Charles Molesworth inspects the projective prose of The Letter Left to Me - a tale of sparagmos, I might add, that rips up one letter and remembers another. Gregg Biglieri shows how the words of Actress in the House burrow into each other and, consequently, into us. Three essays on Women and Men take issue with those critics who would reduce McElroy's magnum opus to a successor to The Recognitions, a rival to Gravity's Rainbow, or a precursor to Underworld. (Early settlers in Canada wrote of the gamboling, frolicking moose: sometimes our categories can mislead us.) In his revisionary reading, Tim Keane discovers not a mega-novel or modern epic, but a book about small-scale intimacies - a work more James than Joyce. Paul Gleason discusses the "discourses and disciplines" that McElroy has mastered and that allow him to make sense (for us) of the modern world's unnerving complexity. Yves Abrioux offers a Deleuzian take on the novel and its notion of "embodied cognition."
The festschrift also features some older pieces from ebr - McElroy's popular essays on Mount St. Helens and September 11th, William S. Wilson's look at field theory in The Letter Left to Me, and three reviews of Actress in the House, by Steffen Hantke, Alicia Miller, and Andrew Walser.
How would I describe the structure of the whole enterprise?
"Shock and response" might be a good start. So many of McElroy's characters are experts in converting the shock of the present into action that wills the future: think of Cartwright at the start of Lookout Cartridge, for instance, or Becca in Actress in the House, reacting to a backhanded slap that is not just theatrical. When we convert fiction to criticism, we do it to spin readers around and aim them again at the original texts.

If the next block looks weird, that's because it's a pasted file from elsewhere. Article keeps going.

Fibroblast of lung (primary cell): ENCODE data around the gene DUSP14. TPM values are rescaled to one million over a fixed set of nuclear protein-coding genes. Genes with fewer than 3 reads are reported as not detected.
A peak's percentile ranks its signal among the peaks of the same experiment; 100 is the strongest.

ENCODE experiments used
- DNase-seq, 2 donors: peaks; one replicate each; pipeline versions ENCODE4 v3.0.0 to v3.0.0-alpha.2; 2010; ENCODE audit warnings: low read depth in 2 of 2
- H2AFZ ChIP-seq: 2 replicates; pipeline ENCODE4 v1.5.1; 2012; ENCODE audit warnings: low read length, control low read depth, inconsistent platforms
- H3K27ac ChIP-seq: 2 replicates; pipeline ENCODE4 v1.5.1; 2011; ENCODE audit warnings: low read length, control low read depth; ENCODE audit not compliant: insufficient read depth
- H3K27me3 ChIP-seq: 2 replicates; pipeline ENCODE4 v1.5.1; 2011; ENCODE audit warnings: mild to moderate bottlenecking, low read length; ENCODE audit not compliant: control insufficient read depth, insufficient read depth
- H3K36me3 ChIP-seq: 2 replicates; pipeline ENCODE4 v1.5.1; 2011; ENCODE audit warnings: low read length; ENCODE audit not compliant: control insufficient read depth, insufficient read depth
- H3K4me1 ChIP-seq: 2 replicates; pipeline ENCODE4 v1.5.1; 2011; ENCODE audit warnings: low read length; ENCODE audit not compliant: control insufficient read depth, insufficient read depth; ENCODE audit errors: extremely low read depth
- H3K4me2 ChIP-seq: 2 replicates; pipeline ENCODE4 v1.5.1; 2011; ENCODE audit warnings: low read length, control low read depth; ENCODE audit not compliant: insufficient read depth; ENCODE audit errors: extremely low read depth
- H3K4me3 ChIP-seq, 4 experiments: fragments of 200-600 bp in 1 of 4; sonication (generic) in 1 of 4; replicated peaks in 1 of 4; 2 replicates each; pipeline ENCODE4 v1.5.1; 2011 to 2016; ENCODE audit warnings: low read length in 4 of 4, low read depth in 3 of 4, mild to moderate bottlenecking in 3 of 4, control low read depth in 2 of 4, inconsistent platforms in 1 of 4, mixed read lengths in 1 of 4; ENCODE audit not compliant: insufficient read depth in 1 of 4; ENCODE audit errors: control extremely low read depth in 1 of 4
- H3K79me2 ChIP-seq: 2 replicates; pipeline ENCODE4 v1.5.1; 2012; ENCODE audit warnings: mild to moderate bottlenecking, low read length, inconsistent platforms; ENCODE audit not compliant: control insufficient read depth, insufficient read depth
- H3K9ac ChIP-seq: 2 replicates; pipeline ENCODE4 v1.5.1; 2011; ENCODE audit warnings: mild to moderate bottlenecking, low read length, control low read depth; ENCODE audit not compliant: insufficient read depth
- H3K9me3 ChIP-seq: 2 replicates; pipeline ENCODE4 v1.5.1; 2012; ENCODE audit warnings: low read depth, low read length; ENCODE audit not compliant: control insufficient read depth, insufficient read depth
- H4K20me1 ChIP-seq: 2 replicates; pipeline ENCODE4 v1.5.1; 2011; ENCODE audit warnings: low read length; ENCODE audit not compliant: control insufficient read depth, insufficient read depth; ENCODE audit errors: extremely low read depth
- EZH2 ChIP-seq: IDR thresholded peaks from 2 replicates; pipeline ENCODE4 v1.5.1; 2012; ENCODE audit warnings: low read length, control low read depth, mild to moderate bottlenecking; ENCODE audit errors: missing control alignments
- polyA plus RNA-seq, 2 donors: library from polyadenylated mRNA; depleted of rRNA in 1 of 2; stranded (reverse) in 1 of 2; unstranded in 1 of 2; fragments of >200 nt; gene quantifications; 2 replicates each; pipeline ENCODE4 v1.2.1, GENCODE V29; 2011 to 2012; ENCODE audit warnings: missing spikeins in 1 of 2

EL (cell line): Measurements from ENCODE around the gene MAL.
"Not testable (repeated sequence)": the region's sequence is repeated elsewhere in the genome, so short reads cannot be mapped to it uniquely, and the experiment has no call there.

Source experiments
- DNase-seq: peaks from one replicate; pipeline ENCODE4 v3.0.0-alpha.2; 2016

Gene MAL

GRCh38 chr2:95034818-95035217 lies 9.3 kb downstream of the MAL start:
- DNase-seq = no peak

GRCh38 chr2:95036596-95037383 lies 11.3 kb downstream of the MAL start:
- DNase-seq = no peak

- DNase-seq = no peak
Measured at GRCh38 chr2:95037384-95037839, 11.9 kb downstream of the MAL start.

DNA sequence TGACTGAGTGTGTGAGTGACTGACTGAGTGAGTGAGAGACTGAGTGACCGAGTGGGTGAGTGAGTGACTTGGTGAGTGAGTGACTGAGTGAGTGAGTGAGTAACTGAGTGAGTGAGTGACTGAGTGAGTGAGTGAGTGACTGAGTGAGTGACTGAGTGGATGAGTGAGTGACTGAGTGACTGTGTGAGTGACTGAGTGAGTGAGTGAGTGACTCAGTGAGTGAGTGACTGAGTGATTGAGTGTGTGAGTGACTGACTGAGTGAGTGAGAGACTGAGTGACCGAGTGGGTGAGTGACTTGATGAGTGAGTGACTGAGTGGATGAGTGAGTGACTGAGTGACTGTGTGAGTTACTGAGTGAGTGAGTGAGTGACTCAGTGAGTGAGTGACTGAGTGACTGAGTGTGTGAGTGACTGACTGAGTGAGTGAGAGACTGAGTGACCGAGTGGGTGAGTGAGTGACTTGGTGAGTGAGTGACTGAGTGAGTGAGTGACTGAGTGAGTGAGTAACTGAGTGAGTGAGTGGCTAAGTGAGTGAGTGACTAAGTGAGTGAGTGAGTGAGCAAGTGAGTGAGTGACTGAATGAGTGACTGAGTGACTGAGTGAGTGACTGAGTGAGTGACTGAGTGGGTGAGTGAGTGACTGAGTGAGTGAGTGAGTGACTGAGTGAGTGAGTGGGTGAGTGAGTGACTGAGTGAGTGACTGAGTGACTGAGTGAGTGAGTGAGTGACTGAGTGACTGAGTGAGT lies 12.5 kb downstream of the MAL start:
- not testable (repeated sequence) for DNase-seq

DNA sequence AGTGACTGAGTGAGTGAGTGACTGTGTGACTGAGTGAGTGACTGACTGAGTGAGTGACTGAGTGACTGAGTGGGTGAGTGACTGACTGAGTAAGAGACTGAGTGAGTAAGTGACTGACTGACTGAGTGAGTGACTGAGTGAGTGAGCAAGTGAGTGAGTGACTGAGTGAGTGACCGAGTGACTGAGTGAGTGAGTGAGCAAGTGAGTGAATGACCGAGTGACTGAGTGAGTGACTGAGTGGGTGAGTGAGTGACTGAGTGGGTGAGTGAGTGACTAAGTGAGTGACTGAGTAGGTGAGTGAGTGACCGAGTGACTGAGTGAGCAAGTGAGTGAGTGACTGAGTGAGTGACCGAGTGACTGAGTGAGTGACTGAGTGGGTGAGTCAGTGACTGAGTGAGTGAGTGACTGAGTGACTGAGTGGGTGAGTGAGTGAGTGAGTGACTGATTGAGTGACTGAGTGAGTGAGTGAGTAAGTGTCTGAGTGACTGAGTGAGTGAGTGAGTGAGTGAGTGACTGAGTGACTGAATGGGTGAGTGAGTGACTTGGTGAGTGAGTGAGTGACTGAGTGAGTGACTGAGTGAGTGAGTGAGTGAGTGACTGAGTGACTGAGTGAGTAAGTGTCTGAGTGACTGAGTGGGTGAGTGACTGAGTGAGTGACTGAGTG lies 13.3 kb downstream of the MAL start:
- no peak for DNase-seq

"[S]omeone else's system" (Lookout Cartridge 333) works well too. Because McElroy has inserted himself into a variety of systems and "poached on" (Lookout Cartridge 180) their powers, we readers can insert ourselves in his system and extract "information" - and energy - to "take [us] into the future" (Lookout Cartridge 340).
For a final descriptor, consider "Resistance."
You do not measure this resistance in ohms, although it might show up on an MRI. (Most readers of McElroy know that his prose seems to tinker with one's neural connections.) Through their interruptions, their revisions, their focusings and refocusings, his sentences teach the mind to take the inherited present - the one convention constructs for us - and remake it with precision and soul.
Precision and soul - the phrase belongs to Robert Musil, another cognitive realist who wrote of empire's decline and coached readers on how to ride the downslide. Such subtle instruction insures a special sort of durability for a literary work. In 2003, the Overlook Press put out new editions of A Smuggler's Bible and Lookout Cartridge (1974), but there is more to material persistence than such visible supports. Even if a million freak fires torched the texts, or a vigorous censor shredded them, their effects would survive, and we would continue to speak of "McElroy" as a particularly useful, particularly attentive cast of mind.
Edelman, Gerald M. Wider Than the Sky: The Phenomenal Gift of Consciousness. New Haven and London: Yale UP, 2004.
McElroy, Joseph. Lookout Cartridge. Woodstock and New York: Overlook Press, 2003.